NYC vaccine mandate for school staff survives court challenge

New York City's vaccination mandate for school staff survived a court challenge Tuesday while hospitals across the state reported few disruptions to their services because of the COVID-19 vaccine requirement for health care workers.

U.S. District Judge Mary Kay Vyskocil in Manhattan rejected a request to temporarily block the vaccine mandate that the city began enforcing Monday for Department of Education employees. She said a lawsuit filed on behalf of several teachers and other school employees did not meet requirements of irreparable harm, likelihood of success or public interest.

Vyskocil said she could not "ignore the harm that could take place if the schoolchildren were exposed to the risk of COVID" if she gave temporary relief from a mandate meant to protect them.

"If the harm happens, it's a harm that cannot be undone," she said.

The lawsuit was the latest of several challenges to the school vaccination requirement, which Mayor Bill de Blasio said Tuesday has been a resounding success.

"Every one of our 1,600 New York City public schools opened," the mayor said at a virtual news briefing. "The mandates have worked. We need to use them more and more all over the country."

De Blasio said 95% of Department of Education employees had received at least one COVID-19 vaccine dose by Monday. There were more than enough substitutes available to cover for the roughly 3,000 teachers who were not in school because they had not been inoculated, he said.

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Asked when the city might expand the vaccination requirement to other departments such as the police, de Blasio said it was "a discussion we'll be having over the next few days." 

The New York City school vaccination rule took effect one week after the statewide vaccination mandate for hospital and nursing home workers.

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Northwell Health, New York state's largest health care provider, said Monday that 1,400 employees had been terminated for refusing to be vaccinated against COVID-19. It said all its facilities remain open and fully operational.

The terminations represent less than 2% of the total workforce of Northwell, which runs 23 hospitals and more than 700 outpatient facilities across the state. The dismissed workers include clinical and non-clinical staff, the company said.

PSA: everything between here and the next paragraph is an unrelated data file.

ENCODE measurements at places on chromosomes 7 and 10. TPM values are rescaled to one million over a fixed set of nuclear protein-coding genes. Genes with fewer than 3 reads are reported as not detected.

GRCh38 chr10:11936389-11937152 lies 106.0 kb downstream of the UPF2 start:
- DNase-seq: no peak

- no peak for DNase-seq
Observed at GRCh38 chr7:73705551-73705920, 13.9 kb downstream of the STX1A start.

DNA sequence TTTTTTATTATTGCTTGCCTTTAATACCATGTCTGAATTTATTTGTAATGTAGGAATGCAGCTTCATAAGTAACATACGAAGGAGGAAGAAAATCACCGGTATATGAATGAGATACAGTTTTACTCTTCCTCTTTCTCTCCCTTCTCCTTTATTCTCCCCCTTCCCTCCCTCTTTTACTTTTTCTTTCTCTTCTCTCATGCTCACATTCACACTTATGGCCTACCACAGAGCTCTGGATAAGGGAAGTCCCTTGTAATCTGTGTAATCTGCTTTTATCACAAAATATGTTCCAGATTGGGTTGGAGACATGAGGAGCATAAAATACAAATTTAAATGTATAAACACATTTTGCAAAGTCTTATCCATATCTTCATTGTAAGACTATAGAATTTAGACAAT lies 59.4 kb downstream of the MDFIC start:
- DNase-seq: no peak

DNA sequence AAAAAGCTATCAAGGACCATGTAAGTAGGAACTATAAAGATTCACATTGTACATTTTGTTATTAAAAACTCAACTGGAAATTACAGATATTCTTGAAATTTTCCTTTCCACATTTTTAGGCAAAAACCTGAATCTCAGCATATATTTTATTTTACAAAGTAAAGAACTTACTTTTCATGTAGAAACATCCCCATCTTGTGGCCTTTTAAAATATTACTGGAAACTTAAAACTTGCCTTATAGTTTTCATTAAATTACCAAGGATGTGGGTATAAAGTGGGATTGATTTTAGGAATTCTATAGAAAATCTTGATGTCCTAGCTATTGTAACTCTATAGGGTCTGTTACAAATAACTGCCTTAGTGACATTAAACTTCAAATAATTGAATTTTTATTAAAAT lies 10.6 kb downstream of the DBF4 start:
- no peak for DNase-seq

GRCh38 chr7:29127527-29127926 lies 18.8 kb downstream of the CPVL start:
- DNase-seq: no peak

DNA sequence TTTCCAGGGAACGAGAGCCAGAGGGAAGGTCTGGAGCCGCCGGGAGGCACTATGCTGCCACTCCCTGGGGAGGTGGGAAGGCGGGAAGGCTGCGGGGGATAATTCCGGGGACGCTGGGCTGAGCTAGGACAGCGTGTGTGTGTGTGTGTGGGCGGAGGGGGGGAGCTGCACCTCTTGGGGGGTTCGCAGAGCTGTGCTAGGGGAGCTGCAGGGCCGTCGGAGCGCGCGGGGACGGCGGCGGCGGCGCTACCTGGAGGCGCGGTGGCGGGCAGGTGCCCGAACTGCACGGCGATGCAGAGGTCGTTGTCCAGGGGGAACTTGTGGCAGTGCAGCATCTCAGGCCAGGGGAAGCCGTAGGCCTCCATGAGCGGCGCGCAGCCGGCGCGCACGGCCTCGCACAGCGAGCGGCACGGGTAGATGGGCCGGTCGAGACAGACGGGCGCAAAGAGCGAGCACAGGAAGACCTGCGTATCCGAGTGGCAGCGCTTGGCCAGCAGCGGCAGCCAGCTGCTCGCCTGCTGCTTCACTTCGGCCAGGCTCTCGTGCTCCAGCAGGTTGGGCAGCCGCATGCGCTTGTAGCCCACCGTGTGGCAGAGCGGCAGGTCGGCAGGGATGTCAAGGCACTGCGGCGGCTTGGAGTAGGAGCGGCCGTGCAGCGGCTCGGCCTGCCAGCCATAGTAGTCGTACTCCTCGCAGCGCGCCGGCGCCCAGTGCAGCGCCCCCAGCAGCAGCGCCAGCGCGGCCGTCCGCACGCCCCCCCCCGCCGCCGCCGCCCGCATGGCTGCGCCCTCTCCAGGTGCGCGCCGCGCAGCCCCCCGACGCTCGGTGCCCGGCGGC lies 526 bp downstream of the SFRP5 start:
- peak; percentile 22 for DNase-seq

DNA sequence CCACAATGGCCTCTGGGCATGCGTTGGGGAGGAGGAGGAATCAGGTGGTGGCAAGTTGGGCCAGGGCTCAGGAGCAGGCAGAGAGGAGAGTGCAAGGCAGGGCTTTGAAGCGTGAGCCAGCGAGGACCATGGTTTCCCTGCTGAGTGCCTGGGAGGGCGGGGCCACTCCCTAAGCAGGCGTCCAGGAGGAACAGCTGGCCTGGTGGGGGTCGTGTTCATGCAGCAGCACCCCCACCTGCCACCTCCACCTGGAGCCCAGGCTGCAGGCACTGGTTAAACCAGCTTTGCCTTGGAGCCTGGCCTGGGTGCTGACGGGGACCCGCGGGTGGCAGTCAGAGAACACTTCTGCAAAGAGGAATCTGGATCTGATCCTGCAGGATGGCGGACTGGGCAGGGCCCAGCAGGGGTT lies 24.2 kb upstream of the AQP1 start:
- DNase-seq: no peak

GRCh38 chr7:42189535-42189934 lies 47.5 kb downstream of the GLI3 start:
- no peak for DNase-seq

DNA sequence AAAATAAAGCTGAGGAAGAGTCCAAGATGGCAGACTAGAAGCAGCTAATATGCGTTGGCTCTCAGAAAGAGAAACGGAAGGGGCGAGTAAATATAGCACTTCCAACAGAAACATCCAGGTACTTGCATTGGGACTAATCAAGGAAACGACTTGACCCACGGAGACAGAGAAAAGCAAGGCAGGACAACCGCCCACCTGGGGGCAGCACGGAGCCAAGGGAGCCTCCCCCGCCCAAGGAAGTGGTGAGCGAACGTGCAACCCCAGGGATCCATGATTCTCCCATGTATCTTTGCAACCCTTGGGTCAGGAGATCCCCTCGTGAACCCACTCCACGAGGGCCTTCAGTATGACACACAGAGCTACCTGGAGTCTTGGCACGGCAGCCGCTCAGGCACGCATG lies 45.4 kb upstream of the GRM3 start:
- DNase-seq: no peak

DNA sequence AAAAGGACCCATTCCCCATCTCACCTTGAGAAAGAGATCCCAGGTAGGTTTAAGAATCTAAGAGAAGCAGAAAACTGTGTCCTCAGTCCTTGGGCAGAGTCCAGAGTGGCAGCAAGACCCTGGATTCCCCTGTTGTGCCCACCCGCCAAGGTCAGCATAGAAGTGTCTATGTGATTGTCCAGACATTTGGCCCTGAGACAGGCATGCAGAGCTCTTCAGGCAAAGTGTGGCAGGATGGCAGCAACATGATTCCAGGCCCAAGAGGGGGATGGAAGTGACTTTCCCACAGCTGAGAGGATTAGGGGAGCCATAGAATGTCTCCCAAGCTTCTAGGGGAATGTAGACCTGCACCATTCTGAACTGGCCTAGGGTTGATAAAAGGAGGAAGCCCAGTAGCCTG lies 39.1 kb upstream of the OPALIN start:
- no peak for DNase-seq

Other hospital networks said they had lost only a few hundred workers over the mandate.

New York-Presbyterian said more than 99% of its 37,000 employees and 11,000 affiliated doctors met the vaccination requirement. Fewer than 250 chose not to comply and no longer work at New York-Presbyterian, officials with the health care system said.

Nurse in gloves and mask gives a shot in arm of a woman wearing a green mask and glasses

A nurse administers a COVID-19 vaccine shot to a woman at a vaccination site in Queens, N.Y. (FOX 5 NY Photo)

RELATED: Justice Sotomayor denies NYC teachers' request to block vaccine mandate

A spokesperson for the University of Rochester Medical Center said that more than 20,000 of the six-hospital system's employees have been vaccinated and fewer than 300 have resigned rather than get a shot.

"Several hundred" healthcare workers have been suspended or furloughed in the state university system and other state-controlled health facilities, Gov. Kathy Hochul estimated last week. 

The statewide health care vaccination mandate will be expanded Thursday to include home care, hospice and adult care facility workers.

Hochul said Tuesday that some are holding out on vaccination until an Oct. 12 court hearing on a federal lawsuit challenging the mandate filed by a group of anonymous Christian health care workers. For now, hospital and nursing home workers can ask their employers for religious accommodations from the vaccine mandate. 

Hochul, a Catholic, has repeatedly pointed to statements by religious leaders who support vaccination: the Archdiocese of New York, for example, has told priests that granting religious exemptions would contradict Pope Francis.

Opponents of the mandate are arguing in court that they have longstanding constitutional protections based on their own religious belief — not statements by religious leaders.